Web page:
A powerful catalyst for electrolysis of water that could help harness renewable energy

phys.org | 1/28/2019 | Staff
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Finding and improving renewable energy sources is becoming increasingly important. One strategy to generate energy is breaking water molecules (H2O) apart in an electrochemical reaction known as electrolysis. This process allows us to convert energy from the sun or other renewable sources into chemical energy. However, electrochemically splitting water molecules requires an overpotential—an excess voltage that has to be applied in addition to the theoretical voltage (1.23V vs. reversible hydrogen electrode or RHE) so that the necessary reactions can occur.

Electrocatalysts are materials that, because of their electrical and morphological features, facilitate electrochemical processes. Researchers have been searching for electrocatalysts that can aid in the electrolysis of water, and some of the best catalysts are noble-metal oxides, which are rare and costly. Nickel-based hydroxide (Ni(OH)2) compounds are, fortunately, a better alternative.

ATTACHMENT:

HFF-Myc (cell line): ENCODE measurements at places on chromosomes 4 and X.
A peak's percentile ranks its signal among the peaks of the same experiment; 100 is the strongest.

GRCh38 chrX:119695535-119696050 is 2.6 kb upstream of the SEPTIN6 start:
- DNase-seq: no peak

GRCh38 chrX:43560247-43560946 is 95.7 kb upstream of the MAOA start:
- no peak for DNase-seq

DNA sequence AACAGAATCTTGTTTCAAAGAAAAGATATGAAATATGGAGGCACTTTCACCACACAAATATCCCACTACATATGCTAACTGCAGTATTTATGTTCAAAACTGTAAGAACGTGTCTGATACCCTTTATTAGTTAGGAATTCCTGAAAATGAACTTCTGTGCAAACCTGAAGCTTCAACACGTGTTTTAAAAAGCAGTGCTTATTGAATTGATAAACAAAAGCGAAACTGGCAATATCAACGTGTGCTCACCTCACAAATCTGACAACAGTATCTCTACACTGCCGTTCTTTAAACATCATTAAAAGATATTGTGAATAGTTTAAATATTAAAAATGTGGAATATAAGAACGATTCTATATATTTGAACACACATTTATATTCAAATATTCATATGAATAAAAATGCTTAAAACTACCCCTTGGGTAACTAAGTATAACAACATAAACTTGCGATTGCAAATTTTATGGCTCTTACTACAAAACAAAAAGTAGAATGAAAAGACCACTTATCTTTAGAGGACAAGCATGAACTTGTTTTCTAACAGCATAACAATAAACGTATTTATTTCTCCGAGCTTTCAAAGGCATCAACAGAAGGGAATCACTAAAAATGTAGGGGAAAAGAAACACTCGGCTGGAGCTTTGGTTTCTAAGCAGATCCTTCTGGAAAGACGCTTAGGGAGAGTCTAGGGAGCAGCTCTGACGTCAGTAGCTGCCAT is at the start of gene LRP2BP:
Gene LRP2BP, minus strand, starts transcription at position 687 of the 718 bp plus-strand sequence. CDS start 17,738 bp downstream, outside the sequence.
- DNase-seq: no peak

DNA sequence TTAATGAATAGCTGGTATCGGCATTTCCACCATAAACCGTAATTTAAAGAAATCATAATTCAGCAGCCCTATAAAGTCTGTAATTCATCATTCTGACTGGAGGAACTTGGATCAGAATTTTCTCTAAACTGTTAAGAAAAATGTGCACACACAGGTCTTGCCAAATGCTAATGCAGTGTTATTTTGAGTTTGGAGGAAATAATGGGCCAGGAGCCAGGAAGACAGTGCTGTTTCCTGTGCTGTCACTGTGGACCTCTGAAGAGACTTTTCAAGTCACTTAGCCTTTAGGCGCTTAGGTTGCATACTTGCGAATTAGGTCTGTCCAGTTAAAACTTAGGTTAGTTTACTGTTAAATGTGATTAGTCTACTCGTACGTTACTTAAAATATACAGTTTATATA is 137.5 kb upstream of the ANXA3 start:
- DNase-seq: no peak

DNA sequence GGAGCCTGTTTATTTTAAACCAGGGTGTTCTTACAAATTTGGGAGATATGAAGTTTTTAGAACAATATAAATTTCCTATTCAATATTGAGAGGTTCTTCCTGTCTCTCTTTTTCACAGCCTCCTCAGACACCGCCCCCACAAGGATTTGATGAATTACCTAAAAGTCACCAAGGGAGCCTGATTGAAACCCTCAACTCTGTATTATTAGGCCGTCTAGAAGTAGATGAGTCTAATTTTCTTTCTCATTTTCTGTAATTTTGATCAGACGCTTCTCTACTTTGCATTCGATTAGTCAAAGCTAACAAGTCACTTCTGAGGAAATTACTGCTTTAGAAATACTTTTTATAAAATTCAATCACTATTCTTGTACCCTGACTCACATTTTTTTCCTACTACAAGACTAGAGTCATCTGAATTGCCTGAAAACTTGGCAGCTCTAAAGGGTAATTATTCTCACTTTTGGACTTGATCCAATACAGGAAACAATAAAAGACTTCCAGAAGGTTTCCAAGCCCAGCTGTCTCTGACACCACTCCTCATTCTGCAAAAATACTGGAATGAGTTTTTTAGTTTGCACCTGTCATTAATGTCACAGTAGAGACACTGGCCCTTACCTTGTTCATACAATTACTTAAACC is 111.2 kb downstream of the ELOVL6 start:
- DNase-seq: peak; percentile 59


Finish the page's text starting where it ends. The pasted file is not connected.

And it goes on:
Team - Scientists - Profs - Hyunsik - Im

A team of scientists, including Profs. Hyunsik Im and Hyungsang Kim from Dongguk University, intercalated polyoxovanadate (POV) nanoclusters into Ni(OH)2 arranged in ordered layers and found that doing this improves its conducting and morphological properties, which in turn enhances its catalytic activity. They employed a promising method called chemical solution growth (CSG), wherein a highly saturated solution is prepared, and the desired material structure naturally forms...
(Excerpt) Read more at: phys.org
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